In the meantime, I was still housesitting, and therefore didn’t notice that our dog had created a massive, infected hot spot at the base of his tail. He has no history of skin issues and Chuck didn’t know what to look for, so since I wasn’t home, the spot got really big and really infected before I noticed it. Fortunately, I have this home remedy concoction that I make which works like a charm, so it was just a matter of shaving the hair off of the affected area and applying the home-made salve for a few days to get that cleared up.
But then, on the 28th, my darling Hawkhead, Archie, died suddenly. Once again, I was housesitting, so I wasn’t there when he died. I didn’t even get to visit him and see his sweet little face at breakfast that morning. I cuddled with him the night before, but that was the last time I saw him alive.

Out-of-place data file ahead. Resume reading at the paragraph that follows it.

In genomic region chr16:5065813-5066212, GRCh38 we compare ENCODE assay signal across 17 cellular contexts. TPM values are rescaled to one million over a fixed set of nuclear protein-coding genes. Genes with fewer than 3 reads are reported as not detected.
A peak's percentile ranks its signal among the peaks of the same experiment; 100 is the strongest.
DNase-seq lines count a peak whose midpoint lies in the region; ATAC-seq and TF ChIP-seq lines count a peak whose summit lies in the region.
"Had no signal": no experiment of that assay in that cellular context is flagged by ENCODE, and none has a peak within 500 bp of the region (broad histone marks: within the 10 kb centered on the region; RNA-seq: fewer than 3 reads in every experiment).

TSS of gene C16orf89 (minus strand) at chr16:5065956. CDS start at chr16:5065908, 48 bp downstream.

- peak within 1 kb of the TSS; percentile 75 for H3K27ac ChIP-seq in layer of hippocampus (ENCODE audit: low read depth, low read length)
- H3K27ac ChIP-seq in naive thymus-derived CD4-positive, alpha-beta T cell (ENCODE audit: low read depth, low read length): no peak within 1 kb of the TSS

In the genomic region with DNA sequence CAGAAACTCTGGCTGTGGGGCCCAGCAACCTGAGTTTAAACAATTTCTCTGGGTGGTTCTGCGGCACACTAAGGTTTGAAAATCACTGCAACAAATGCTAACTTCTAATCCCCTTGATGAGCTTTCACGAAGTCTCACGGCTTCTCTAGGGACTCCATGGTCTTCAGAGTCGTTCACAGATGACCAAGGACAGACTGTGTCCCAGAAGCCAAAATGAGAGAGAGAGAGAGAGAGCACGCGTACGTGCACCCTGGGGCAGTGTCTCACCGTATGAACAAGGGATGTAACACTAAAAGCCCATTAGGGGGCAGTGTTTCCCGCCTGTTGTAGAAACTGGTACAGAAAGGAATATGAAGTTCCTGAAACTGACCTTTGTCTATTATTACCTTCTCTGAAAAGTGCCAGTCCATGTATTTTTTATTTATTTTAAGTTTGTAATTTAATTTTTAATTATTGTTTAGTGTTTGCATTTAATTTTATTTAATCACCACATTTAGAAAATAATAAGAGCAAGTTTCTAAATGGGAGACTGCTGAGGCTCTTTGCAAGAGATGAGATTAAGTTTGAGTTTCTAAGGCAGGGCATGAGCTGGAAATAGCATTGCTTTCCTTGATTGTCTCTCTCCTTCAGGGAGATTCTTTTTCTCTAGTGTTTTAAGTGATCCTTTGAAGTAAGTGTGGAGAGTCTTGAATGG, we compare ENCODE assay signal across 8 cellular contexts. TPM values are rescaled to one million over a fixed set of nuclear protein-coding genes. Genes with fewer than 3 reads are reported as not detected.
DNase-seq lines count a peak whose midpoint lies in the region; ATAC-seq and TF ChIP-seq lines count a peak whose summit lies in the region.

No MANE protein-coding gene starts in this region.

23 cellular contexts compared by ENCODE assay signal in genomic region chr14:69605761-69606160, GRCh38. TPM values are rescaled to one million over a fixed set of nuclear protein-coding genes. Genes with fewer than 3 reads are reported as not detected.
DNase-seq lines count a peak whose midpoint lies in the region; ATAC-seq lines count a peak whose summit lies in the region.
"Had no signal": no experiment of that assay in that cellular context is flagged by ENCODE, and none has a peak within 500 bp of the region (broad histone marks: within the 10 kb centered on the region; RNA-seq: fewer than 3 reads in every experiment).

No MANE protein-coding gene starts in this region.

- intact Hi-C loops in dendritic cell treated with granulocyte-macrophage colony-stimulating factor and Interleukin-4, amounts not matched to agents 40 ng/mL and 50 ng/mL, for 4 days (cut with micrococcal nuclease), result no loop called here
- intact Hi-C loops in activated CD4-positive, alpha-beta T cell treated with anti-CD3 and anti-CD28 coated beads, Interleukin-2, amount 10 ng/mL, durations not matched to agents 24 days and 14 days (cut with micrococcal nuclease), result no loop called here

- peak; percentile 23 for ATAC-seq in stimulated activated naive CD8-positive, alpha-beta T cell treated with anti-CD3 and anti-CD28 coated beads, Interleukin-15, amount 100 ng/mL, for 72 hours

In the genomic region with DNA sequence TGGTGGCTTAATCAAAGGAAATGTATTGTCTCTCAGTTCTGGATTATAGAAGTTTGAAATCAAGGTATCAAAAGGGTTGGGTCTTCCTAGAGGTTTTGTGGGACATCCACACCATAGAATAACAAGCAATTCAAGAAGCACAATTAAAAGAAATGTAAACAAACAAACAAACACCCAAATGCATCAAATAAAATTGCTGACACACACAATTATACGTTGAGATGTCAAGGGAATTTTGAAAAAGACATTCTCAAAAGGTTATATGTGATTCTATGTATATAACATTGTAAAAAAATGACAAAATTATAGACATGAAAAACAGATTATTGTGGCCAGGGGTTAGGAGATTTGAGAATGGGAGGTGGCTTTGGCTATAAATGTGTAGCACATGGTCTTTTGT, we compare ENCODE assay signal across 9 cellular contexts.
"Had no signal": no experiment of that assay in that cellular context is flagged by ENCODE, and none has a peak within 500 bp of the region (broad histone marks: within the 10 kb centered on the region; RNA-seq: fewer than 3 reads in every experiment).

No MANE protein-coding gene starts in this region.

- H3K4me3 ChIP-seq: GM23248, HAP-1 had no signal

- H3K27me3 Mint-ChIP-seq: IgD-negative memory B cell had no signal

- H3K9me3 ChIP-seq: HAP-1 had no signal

Dr. Strunk suspected PDD, so after the necropsy she sent out several tissue samples to a pathologist. $650 later, we had inconclusive results indicating, fortunately, that he didn’t have PDD, but that he had acute kidney failure, a large adenoma (tumor) in his kidneys, and several calcified parasite ova in the great vessels of his heart from back in the ’70s when he was still living in the wild. (Yes, we also found out that he had been wild caught in the ’70s, which means he likely could have just been at the end of his natural lifespan.)